What are your research topics?
At the core of my research are our constantly changing and evolving landscapes, what they offer to us in terms of ecosystem services as well as sense of self and place, and how they affect biodiversity. My entry point is the active shaping of landscapes through practices of planning, management, and use, along with the motivations behind it together with its consequences for biodiversity – humanity included.
The context of my investigations varies from urban development to biodiversity conservation and ecosystem-based climate adaptation. Many of the methods I use rely on collective sense-making and actor dialogues. I also have an interest in researching and developing the practice of this inter- and transdisciplinary field.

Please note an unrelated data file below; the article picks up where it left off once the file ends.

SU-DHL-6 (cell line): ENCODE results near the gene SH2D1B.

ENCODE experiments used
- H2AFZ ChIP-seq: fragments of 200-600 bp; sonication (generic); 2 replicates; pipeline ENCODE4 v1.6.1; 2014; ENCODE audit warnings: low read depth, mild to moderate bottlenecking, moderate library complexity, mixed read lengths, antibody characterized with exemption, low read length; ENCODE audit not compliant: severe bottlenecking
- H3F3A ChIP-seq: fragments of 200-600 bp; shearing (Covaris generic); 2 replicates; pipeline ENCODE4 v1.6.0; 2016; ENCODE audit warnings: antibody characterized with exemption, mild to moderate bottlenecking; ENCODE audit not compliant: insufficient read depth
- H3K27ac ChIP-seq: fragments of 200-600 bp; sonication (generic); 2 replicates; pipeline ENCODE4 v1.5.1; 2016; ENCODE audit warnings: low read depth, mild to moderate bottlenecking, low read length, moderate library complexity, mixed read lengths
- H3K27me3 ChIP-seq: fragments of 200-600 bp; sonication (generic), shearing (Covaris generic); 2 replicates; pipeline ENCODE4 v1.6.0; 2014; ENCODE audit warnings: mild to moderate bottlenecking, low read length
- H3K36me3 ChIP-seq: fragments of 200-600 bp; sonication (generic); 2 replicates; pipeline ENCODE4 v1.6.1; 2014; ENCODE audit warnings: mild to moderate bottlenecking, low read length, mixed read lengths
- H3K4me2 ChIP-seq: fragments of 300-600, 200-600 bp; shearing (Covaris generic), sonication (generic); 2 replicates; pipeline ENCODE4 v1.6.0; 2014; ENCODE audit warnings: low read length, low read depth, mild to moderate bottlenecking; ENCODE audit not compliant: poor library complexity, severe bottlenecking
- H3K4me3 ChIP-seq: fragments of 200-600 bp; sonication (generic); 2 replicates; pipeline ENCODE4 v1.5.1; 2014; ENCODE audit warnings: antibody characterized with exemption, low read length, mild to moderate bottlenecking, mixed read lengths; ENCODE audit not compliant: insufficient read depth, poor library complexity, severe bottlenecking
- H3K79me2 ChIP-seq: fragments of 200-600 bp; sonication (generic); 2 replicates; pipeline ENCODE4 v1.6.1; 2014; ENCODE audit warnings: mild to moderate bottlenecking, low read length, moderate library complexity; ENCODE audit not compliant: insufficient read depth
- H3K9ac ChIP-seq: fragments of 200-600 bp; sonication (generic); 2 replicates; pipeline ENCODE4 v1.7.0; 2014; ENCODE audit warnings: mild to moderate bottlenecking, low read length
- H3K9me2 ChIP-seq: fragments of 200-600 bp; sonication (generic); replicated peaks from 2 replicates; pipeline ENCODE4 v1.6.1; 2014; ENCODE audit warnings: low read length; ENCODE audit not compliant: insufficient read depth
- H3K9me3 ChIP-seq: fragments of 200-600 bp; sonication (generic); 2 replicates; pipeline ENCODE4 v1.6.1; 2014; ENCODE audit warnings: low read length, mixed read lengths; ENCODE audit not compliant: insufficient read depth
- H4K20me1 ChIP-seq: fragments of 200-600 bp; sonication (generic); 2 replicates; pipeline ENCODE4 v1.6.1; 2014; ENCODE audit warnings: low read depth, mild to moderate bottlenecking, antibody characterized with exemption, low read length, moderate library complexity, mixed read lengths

Where and how does your research topic have an impact?
Fundamentally, my work is about working with nature to find ways of dealing with today’s crises and challenges. This is something that can be done at scales from the very local to the global, from working with green infrastructure as a strategic asset for urban development to rethinking regional strategies for food production, climate adaptation, and biodiversity conservation.
With an interest in landscapes and the spatially explicit, my research has close connections to local to regional planning, which is among the more immediate routes to practical application.
What is particularly inspiring in your field right now?
We are becoming, again, more aware of the multiple functions and values of landscapes wild or tame. With the push for transformation comes a will not just to reduce harm but to do good and rethink our relation to nature.
Researching and supporting this shift and finding new ways to bring together the diverse and sometimes contradictory ambitions behind sustainable development feels highly relevant – and it is intellectually fun to be engaged in a field of research under rapid development.
Erik Andersson is Professor of Sustainable Development at the Faculty of Biological and Environmental Sciences.